The Vermont House of Representatives cast a final vote (92-56) in favor of S. 54 — legislation that would legalize regulate, and tax cannabis sales. House and Senate negotiators reached a final agreement on the provisions of S. 54 earlier this week. The bill will require a final vote from the Senate before it proceeds to the desk of Gov. Phil Scott, who has not yet indicated whether he will sign it.
Key provisions of the bill include:
- Priority licensing for small cultivators
- Priority licensing for women and minority-owned businesses
- Independent lab testing of all cannabis sold to patients and adult consumers
- Creating a new independent commission to regulate medical and adult-use cannabis
- Requiring a search warrant prior to saliva testing, which could not be conducted roadside
The Legislature also appears poised to pass S. 234, a bill that would require the automatic expungement of all criminal records for past low-level cannabis possession offenses. The bill would also decriminalize possession of cannabis in amounts that are up to twice the legal limit for adults and reduce some cannabis penalties.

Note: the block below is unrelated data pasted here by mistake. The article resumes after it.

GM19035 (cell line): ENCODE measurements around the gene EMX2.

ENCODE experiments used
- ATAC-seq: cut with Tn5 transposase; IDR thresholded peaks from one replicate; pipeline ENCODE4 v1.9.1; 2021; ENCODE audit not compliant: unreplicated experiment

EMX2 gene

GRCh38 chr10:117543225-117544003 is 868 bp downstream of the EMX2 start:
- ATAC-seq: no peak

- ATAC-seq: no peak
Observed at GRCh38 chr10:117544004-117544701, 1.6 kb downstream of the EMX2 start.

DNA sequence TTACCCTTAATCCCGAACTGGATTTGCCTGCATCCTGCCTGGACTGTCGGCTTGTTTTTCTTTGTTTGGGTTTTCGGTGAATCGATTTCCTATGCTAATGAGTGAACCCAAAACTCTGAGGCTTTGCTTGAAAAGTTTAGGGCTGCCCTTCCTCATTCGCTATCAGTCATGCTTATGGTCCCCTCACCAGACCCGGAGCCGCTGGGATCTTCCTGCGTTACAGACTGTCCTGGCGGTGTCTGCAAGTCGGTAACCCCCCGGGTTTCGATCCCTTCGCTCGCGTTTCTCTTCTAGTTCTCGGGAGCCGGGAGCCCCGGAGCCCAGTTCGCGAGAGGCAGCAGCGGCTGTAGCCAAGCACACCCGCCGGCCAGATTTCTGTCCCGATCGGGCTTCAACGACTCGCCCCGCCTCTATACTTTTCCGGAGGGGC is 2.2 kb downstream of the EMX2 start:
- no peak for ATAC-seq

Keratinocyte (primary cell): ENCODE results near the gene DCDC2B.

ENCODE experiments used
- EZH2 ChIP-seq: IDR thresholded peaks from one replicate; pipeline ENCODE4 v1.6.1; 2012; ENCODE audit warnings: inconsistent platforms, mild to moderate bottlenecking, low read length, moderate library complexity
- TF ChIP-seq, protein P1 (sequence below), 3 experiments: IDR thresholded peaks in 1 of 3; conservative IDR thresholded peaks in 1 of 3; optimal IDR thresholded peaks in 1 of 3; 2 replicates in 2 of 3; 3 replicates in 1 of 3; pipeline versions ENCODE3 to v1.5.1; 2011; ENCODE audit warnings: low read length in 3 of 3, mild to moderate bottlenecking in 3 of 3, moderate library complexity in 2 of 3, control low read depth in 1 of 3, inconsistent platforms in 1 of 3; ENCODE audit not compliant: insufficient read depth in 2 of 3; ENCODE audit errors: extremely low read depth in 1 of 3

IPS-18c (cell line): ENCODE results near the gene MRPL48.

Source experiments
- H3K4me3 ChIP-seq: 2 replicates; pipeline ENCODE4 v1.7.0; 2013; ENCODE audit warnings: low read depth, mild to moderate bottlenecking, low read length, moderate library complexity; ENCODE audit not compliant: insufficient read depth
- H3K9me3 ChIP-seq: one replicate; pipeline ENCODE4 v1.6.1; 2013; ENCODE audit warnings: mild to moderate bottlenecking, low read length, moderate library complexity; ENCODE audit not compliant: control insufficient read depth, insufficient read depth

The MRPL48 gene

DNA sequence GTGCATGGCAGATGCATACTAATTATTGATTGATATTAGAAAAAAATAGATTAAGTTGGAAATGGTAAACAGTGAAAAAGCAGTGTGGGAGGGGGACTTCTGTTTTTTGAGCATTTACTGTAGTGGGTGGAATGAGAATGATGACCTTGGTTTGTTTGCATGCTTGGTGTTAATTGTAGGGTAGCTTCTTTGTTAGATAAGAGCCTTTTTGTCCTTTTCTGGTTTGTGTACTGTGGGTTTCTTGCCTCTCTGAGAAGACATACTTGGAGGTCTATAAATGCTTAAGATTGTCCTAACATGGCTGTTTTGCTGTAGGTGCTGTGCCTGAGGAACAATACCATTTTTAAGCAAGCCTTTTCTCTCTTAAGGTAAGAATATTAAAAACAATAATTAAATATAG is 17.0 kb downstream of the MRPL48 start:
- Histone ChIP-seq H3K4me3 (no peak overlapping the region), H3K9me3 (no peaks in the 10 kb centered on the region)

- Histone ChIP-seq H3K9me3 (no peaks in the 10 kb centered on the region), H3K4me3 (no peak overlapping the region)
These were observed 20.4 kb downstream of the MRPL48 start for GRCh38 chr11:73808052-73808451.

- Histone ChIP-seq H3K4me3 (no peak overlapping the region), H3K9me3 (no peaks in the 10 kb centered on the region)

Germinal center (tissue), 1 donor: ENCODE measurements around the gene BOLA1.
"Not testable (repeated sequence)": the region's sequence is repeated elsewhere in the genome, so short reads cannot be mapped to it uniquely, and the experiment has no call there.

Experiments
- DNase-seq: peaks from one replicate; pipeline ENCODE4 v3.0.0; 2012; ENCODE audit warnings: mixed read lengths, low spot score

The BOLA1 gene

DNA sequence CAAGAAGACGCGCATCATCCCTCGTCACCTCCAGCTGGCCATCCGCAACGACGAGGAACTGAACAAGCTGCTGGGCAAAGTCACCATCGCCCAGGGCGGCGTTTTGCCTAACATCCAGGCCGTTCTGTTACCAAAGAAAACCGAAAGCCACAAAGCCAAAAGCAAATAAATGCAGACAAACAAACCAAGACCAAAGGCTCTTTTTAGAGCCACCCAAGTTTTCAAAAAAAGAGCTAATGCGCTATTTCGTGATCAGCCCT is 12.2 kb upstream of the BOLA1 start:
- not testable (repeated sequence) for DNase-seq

S. 234 passed the House in a final vote and will now return to the Senate for concurrence before it heads to the governor’s desk.
In 2018, Vermont became the first state to legalize possession and cultivation of cannabis for adults’ use through the legislative process rather than through a voter initiative. However, Vermont remains one of only two U.S. jurisdictions where cannabis is legal but where adult-use sales are still illegal and unregulated. If S. 54 is enacted, Vermont would join 10 states that have laws regulating and taxing cannabis for adult use.